Saturday, 20 August 2016

11 December 1880 - 'Comedones' by Medicus

Blackheads. He's talking about blackheads. 

Comedones! I think I can see before me even now the puzzled looks of numbers of my fair young readers as they read the title of this little article. Comedones! What is it? OR what are they? Or whatever do they do? Had it been by anyone else but by Medicus you might fancy it was the name of some nice little tale, but being by Medicus, "of course," you will say, "it must be something nasty  and physic.'"

Well, not to keep you any longer in suspense, the word "comedones" is the technical name of a little ailment concerning which some of you are always consulting me. It is an affection of the skin, principally of the face, which girls call "those nasty little tick things," or "small black specks."

"Well, you ask me," "and what are they? What will cure them? Answer me quick."

"No, I reply; "I refuse to be hurried, but you shall have answer all the same. Listen."

You have all heard of the pores of the skin. They, as you know, secret perspiration. But there are also in the skin numerous tiny outlets from glands, h secrete an oily lubricating substance, which keeps the skin pliant and soft. Like every other gland and organ in the body, these little bodies are subject to many different derangements, of which I shall not speak at present. Suffice it to say that one of them gives rise to the affection called comedones (from comedo, to eat up, or devour). It is simply a hardening or drying up of the contents of the tubes of the glands. These latter are unable to force out the secretion, and so it distends the skin, and can be squeezed out.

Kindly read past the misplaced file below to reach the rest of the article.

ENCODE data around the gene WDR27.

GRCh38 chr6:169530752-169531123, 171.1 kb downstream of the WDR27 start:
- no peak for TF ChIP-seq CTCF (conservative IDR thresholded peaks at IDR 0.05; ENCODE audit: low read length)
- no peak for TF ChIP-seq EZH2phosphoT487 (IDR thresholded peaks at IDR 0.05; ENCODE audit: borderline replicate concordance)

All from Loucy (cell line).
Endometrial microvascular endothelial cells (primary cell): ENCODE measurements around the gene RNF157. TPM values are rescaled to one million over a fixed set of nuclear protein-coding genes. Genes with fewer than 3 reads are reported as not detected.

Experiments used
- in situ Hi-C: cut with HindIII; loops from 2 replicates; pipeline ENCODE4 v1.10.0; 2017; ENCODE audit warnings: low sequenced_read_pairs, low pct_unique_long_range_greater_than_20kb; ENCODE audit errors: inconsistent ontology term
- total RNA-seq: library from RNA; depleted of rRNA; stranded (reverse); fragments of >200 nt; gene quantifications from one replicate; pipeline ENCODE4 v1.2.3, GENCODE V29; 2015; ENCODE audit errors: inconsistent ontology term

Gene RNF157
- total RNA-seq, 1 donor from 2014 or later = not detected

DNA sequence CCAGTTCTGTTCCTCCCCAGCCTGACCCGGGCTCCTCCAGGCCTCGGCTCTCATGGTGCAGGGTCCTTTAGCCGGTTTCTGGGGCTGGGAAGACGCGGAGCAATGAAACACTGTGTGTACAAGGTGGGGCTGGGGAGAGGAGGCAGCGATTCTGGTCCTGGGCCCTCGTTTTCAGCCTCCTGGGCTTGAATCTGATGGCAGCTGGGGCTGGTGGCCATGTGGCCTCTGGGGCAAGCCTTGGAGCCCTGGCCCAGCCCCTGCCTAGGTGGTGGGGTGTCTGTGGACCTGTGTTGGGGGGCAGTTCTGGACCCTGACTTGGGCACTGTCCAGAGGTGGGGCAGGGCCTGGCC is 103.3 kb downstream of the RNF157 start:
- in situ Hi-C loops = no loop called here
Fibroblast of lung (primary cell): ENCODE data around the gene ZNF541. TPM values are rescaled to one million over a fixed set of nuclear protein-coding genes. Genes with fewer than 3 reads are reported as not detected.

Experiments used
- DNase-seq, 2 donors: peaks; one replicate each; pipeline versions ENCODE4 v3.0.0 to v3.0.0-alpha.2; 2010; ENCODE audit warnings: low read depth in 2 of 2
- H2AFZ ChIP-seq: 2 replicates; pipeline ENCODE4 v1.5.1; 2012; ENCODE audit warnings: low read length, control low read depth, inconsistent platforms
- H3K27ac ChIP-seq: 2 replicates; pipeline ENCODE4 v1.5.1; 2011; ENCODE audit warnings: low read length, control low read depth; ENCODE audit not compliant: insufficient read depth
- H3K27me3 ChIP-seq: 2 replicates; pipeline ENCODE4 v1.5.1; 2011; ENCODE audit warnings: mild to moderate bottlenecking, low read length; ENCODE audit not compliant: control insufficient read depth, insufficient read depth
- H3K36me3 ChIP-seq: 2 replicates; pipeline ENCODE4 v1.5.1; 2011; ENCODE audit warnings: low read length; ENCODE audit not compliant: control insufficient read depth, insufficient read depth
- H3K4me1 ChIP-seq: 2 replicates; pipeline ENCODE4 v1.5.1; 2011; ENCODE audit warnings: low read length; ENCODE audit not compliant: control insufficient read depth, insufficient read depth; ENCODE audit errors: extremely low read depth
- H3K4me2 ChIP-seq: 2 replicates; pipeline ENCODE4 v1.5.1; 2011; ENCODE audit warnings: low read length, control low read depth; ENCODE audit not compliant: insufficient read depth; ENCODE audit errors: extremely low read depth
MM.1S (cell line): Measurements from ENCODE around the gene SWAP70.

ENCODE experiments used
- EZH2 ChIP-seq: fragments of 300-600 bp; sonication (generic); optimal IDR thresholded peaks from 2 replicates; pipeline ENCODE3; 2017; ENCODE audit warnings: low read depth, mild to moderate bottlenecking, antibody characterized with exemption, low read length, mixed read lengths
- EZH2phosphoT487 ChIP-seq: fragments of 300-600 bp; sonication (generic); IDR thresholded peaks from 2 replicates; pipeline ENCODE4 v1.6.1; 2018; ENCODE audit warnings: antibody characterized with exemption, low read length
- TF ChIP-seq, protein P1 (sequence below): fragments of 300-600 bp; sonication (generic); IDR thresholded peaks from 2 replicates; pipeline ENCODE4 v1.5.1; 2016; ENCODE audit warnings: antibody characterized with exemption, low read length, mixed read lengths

"Why has it a black head?" you inquire. The black point is merely caused by the smoke or dust of the atmosphere. Sometimes it gives rise to pimples. The affection is most common among girls who live in towns, who do not take sufficient exercise to render the circulation in the skin duly active, or among girls who suffer from nervousness.

If the unpleasant-looking things are left long in and undisturbed, they get as hard as horns, and when they are finally squeezed out they leave a little pit. I have known cases in which, from no other treatment having been adopted except that of simply pressing them out with the fingers or nails, the skin of the face came to assume quite a pitted surface all over.

As I have already told you that these disfiguring specks are caused by an inactive state of the skin, you will readily perceive, then, that removing this state is the proper way to get rid of them. The morning soap bath to the whole body will greatly aid the cure, and plenty of friction should be used. Then to the face soap should be applied and well rubbed in twice or thrice a day, morning and night at all events; then, after drying it, rub well with a rough towel. Do not be afraid of spoiling your complexion. You will do quite the reverse - you will improve it, although there may be redness of the skin for a little time.

After this thorough washing and rubbing of the face, you may apply a little Eau de Cologne, with just one grain of corrosive sublimate to the ounce. As corrosive sublimate is a deadly poison, this lotion must be compounded by a chemist. Exercise must be taken in the open air, and plain, wholesome, non-stimulating food.

No comments:

Post a Comment